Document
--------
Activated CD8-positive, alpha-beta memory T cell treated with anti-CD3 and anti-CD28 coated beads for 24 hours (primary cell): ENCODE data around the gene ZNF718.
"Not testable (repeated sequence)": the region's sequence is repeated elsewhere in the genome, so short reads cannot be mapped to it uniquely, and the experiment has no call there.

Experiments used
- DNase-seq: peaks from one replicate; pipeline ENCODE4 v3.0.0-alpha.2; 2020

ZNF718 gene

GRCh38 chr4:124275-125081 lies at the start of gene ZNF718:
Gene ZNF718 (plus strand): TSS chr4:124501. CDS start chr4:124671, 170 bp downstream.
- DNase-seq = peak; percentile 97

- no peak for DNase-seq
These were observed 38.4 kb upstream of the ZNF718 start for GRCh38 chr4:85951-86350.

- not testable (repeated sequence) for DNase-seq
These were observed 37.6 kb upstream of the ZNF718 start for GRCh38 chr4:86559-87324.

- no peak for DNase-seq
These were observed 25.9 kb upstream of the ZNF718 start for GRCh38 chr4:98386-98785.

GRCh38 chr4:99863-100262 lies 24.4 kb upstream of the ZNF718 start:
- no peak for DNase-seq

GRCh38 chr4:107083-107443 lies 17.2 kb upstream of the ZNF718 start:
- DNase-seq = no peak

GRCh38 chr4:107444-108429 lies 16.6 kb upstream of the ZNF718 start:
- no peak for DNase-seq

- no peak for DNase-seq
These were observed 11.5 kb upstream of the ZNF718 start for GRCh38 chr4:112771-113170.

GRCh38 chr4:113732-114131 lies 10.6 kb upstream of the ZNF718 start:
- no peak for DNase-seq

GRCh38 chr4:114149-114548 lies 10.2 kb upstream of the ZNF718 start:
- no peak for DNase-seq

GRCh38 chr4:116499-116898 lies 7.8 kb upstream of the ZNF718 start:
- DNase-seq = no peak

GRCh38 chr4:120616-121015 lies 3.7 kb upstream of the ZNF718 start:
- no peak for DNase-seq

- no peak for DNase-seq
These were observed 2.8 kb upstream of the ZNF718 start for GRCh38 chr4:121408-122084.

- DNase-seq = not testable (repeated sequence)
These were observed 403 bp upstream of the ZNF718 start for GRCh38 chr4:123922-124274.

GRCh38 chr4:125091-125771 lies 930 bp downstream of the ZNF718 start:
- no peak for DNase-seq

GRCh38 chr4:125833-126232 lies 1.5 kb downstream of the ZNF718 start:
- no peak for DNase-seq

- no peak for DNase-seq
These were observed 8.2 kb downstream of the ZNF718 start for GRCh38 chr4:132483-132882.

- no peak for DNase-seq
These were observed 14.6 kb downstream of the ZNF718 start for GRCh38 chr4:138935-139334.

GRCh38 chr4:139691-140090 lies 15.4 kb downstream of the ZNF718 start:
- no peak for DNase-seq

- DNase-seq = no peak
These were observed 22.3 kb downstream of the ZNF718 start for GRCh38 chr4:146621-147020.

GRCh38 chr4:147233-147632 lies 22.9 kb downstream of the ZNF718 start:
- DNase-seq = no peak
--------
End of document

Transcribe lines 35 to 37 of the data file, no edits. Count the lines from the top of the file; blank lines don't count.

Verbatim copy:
GRCh38 chr4:125091-125771 lies 930 bp downstream of the ZNF718 start:
- no peak for DNase-seq

GRCh38 chr4:125833-126232 lies 1.5 kb downstream of the ZNF718 start: